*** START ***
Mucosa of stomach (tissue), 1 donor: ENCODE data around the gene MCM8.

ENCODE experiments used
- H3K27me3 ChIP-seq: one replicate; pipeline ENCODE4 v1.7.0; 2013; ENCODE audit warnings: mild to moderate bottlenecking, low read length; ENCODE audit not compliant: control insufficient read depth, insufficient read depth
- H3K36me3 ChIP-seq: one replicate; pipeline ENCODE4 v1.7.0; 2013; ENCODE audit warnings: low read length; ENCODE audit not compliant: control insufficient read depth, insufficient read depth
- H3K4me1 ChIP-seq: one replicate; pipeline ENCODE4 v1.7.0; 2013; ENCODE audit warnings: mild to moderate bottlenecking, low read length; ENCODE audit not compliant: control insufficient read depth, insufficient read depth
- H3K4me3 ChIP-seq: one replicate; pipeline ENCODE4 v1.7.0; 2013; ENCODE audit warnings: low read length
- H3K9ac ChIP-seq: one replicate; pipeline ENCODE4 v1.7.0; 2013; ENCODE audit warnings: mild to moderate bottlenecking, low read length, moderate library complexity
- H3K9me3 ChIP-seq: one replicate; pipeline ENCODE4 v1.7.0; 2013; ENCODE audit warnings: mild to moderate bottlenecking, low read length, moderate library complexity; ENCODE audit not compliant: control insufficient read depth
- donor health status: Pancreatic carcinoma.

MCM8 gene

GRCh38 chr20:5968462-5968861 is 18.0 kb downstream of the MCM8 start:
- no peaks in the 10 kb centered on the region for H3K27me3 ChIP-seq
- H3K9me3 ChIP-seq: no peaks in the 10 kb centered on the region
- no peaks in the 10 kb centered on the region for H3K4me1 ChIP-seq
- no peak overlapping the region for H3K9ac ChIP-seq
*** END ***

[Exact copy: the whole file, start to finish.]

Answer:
Mucosa of stomach (tissue), 1 donor: ENCODE data around the gene MCM8.

ENCODE experiments used
- H3K27me3 ChIP-seq: one replicate; pipeline ENCODE4 v1.7.0; 2013; ENCODE audit warnings: mild to moderate bottlenecking, low read length; ENCODE audit not compliant: control insufficient read depth, insufficient read depth
- H3K36me3 ChIP-seq: one replicate; pipeline ENCODE4 v1.7.0; 2013; ENCODE audit warnings: low read length; ENCODE audit not compliant: control insufficient read depth, insufficient read depth
- H3K4me1 ChIP-seq: one replicate; pipeline ENCODE4 v1.7.0; 2013; ENCODE audit warnings: mild to moderate bottlenecking, low read length; ENCODE audit not compliant: control insufficient read depth, insufficient read depth
- H3K4me3 ChIP-seq: one replicate; pipeline ENCODE4 v1.7.0; 2013; ENCODE audit warnings: low read length
- H3K9ac ChIP-seq: one replicate; pipeline ENCODE4 v1.7.0; 2013; ENCODE audit warnings: mild to moderate bottlenecking, low read length, moderate library complexity
- H3K9me3 ChIP-seq: one replicate; pipeline ENCODE4 v1.7.0; 2013; ENCODE audit warnings: mild to moderate bottlenecking, low read length, moderate library complexity; ENCODE audit not compliant: control insufficient read depth
- donor health status: Pancreatic carcinoma.

MCM8 gene

GRCh38 chr20:5968462-5968861 is 18.0 kb downstream of the MCM8 start:
- no peaks in the 10 kb centered on the region for H3K27me3 ChIP-seq
- H3K9me3 ChIP-seq: no peaks in the 10 kb centered on the region
- no peaks in the 10 kb centered on the region for H3K4me1 ChIP-seq
- no peak overlapping the region for H3K9ac ChIP-seq